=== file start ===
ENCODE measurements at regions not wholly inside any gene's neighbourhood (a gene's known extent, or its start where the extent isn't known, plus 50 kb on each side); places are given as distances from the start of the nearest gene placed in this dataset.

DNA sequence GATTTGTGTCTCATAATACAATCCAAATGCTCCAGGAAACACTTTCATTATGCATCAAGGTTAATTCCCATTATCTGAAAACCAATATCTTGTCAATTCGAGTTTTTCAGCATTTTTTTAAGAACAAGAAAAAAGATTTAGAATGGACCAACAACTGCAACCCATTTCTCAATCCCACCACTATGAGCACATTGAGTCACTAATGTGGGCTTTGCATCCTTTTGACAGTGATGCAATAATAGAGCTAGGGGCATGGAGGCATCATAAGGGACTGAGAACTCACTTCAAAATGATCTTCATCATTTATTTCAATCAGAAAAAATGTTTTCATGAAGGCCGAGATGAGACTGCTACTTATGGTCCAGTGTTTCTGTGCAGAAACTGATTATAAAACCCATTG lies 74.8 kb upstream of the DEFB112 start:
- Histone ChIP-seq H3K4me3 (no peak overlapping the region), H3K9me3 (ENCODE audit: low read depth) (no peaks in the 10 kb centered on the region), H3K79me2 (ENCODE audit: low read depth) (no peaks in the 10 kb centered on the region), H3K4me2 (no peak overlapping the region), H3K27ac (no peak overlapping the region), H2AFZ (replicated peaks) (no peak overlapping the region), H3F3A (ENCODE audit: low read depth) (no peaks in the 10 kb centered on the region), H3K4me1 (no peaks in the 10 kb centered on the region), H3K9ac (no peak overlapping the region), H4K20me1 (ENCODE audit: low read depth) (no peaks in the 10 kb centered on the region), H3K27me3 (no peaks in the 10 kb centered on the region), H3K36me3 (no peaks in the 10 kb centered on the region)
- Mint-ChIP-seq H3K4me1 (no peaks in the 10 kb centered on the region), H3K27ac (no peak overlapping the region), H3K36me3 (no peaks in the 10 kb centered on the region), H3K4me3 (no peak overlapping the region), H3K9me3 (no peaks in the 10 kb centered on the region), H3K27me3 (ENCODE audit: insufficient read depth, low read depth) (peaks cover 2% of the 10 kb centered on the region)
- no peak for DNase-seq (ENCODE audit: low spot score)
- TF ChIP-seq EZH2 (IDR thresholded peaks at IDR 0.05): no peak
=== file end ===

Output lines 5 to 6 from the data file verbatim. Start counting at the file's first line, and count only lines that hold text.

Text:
- no peak for DNase-seq (ENCODE audit: low spot score)
- TF ChIP-seq EZH2 (IDR thresholded peaks at IDR 0.05): no peak